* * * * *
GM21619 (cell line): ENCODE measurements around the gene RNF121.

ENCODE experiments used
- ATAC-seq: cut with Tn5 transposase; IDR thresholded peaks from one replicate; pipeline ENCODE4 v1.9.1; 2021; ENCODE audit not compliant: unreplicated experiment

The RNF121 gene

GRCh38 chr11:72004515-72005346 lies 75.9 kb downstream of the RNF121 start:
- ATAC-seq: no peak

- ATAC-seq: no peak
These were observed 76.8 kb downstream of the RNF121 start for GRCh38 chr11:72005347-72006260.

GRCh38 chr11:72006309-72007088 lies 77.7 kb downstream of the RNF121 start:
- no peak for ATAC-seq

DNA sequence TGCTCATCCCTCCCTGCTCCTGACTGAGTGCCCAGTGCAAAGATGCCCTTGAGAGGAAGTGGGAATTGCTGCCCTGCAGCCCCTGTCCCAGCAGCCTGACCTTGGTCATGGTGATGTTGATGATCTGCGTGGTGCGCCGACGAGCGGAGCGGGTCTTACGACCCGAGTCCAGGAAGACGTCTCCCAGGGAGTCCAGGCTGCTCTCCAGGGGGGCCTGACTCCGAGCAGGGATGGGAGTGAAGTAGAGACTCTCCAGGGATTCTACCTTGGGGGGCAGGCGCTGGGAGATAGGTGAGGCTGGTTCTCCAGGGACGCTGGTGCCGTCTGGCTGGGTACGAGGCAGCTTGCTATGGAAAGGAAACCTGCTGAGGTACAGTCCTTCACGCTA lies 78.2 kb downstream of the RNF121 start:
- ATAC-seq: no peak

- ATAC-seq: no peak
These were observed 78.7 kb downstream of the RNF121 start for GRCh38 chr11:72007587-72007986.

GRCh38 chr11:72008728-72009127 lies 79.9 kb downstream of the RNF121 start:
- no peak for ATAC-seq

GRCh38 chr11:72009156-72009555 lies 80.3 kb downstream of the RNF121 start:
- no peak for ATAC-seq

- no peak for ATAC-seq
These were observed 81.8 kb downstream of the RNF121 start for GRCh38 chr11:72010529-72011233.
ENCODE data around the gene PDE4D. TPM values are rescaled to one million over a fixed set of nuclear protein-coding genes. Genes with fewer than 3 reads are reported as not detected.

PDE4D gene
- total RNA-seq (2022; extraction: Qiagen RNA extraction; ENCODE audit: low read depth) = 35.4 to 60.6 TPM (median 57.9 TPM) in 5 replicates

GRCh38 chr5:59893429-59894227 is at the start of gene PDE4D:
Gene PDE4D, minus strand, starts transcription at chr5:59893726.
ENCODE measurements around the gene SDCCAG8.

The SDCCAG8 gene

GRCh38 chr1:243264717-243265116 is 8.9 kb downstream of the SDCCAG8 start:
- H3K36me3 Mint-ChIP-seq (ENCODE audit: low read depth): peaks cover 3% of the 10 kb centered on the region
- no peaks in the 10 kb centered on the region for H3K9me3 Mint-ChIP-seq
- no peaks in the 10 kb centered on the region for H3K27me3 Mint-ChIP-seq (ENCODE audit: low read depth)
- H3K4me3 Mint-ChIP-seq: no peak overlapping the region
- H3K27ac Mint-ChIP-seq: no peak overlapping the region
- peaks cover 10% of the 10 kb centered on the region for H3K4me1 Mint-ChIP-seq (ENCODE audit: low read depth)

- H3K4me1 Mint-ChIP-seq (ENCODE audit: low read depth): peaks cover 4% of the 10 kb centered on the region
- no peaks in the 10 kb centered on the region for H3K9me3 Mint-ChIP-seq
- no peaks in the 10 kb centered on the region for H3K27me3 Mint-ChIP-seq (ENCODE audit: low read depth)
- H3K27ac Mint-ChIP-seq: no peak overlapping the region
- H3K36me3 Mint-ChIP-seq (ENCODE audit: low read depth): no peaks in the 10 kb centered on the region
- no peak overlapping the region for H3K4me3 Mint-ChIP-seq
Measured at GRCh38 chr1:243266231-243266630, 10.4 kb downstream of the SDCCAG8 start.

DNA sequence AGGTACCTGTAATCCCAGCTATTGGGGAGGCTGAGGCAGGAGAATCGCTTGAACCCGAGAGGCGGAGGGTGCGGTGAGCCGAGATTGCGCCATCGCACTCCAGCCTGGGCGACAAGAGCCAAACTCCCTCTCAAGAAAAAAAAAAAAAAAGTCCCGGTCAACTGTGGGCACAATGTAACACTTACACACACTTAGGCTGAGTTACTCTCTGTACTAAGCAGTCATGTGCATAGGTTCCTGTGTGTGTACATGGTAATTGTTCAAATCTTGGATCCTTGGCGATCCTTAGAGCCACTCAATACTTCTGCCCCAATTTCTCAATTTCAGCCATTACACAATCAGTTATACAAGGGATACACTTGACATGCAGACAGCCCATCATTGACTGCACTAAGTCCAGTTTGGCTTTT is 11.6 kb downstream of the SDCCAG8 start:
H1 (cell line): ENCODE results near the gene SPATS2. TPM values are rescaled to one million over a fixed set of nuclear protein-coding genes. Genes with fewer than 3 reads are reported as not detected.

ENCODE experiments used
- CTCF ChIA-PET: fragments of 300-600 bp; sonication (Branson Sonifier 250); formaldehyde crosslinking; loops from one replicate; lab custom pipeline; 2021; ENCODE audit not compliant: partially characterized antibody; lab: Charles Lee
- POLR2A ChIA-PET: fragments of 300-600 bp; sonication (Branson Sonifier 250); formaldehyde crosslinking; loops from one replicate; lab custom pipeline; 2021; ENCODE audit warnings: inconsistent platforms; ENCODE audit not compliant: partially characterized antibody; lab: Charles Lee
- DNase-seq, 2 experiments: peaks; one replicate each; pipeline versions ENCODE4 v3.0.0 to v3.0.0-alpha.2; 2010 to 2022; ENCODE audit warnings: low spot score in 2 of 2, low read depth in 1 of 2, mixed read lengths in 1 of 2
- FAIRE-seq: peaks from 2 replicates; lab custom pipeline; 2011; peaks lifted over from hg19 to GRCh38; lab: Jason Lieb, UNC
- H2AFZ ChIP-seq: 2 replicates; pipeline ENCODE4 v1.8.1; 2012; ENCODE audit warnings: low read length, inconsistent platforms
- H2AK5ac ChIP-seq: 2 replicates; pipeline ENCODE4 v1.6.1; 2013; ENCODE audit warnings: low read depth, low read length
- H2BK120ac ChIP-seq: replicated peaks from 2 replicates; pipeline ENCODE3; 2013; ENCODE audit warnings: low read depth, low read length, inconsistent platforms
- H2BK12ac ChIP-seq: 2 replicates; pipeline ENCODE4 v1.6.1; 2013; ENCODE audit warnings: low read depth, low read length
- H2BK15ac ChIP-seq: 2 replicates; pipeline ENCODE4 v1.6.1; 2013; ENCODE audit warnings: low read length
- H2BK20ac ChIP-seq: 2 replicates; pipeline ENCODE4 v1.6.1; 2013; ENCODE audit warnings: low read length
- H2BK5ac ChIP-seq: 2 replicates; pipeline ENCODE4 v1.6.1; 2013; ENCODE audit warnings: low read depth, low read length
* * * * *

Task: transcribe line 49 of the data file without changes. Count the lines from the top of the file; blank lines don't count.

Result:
- H2AFZ ChIP-seq: 2 replicates; pipeline ENCODE4 v1.8.1; 2012; ENCODE audit warnings: low read length, inconsistent platforms